Minister for Foreign Affairs Expresses His Concern for Protesters in Burma/Myanmar
The Minister for Foreign Affairs, Mr Dermot Ahern T.D., expressed his grave concern at news that the Burmese military have today used physical force and tear-gas to break up the peaceful demonstrations against the government led by Buddhist monks over recent days and arrested many monks and others. The Minister condemned these actions in the strongest terms and described them as unacceptable and deeply shocking.
"I am gravely concerned by news from Burma/Myanmar this morning that, in addition to the imposition of curfews, the Burmese military regime have today deployed troops onto the streets of Rangoon, who have used batons and tear-gas to break up peaceful demonstrations led by Buddhist monks, and that hundreds of monks and others have been arrested. The use of physical force by the military against monks, nuns and unarmed civilians, who have committed their lives to the path of non-violence, and who are simply exercising the basic right of freedom of expression in a peaceful manner, is unacceptable and deeply shocking. All people of conscience throughout the world and all countries, in particular China and India, who have influence with the Burmese military regime, must condemn the use of force against unarmed civilians, demonstrating peacefully and demand the utmost restraint.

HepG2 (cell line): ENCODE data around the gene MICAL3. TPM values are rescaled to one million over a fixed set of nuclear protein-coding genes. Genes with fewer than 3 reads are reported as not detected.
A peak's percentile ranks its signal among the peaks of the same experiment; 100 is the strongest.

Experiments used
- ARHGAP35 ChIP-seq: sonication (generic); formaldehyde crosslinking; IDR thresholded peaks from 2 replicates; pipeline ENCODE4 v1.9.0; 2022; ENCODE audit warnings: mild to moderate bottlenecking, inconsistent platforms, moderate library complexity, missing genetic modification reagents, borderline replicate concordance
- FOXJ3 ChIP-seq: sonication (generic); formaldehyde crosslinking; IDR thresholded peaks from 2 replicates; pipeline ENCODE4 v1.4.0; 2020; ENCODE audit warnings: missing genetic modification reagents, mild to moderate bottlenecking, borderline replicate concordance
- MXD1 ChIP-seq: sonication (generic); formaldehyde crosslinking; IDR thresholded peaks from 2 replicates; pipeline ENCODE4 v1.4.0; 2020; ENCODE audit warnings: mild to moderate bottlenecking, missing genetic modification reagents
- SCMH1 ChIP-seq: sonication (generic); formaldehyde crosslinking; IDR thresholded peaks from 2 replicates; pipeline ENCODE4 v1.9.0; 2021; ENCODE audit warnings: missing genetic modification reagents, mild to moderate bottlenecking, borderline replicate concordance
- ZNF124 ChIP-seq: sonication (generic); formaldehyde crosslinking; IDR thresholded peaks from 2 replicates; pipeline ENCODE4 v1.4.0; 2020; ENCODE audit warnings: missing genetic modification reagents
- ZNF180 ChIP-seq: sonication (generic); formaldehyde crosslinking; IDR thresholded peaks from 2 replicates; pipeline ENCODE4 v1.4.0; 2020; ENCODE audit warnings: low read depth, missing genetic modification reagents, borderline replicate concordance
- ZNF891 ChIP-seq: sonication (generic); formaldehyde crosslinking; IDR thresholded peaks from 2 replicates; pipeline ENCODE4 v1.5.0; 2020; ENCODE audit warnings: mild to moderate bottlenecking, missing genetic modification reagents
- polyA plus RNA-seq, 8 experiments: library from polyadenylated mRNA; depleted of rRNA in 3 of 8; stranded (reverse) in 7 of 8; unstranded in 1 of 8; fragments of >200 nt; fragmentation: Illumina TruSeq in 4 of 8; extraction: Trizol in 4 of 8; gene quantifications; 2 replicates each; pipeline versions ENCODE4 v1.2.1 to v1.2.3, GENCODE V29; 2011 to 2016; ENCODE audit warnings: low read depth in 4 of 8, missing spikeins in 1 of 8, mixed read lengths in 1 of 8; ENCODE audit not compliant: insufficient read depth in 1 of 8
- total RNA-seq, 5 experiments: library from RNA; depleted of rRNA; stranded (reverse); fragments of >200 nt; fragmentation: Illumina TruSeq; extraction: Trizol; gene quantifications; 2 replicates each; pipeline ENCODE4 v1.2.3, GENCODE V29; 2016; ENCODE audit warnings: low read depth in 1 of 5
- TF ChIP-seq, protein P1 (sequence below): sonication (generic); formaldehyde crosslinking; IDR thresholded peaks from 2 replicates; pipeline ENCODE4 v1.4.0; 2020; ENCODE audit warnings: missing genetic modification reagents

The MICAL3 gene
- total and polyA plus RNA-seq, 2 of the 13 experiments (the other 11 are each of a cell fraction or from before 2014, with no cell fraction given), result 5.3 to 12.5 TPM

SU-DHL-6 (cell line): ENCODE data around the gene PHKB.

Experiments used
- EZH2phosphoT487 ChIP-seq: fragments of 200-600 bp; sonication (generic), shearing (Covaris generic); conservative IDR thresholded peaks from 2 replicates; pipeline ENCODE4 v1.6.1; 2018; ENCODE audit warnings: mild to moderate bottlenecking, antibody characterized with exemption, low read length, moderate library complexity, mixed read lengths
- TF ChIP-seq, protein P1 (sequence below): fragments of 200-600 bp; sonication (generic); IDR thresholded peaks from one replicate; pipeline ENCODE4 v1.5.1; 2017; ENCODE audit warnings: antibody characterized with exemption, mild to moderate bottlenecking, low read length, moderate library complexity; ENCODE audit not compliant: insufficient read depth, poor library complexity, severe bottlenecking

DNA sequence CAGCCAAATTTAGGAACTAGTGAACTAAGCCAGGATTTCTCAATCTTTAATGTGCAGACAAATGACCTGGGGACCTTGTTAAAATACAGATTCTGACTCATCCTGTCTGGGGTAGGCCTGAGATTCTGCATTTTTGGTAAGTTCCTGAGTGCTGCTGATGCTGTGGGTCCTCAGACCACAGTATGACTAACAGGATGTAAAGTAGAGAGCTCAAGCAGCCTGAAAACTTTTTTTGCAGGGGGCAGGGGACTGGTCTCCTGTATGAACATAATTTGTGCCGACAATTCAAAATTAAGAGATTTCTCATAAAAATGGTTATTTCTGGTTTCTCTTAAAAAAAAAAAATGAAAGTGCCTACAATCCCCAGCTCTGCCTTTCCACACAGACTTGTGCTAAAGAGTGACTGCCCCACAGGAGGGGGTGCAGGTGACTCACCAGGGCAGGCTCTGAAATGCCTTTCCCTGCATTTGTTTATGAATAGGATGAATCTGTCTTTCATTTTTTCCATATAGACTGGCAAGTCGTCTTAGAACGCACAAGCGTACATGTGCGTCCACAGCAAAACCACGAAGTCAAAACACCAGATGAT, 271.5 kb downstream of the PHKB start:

Ireland, like the EU, expresses its solidarity with the people of Burma/Myanmar and its admiration for the courageous monks, nuns and other citizens who are exercising their rights of peaceful demonstration.
Burma/Myanmar is at a crossroads. The scale of the demonstrations, led by thousands of Buddhist monks and tens of thousands of ordinary people, is unprecedented. They can leave no room for doubt that, above all else, the Burmese people want rapid, peaceful, political change and genuine, inclusive, national dialogue and reconciliation. The Burmese authorities have an opportunity to respond constructively to the will of the people – so clearly and bravely expressed on streets throughout the country, and to engage meaningfully with the democratic opposition and ethnic groups in open and inclusive dialogue.
The international community has a vital role to play in promoting the path of restraint and reconciliation. At this stage, there is still time to step back from the brink, but we must act immediately and decisively. I believe that the time is right for the Security Council to immediately seize itself of the issue, and I support today’s call to this effect by the British Prime Minister.
At a meeting yesterday with the Chairperson and representatives of Burma Action Ireland, I made clear Ireland’s firm intention to continue to work with all partners, including within the EU and the UN, and with those countries which wield some influence with the Burmese regime, to encourage positive developments in Burma/Myanmar."
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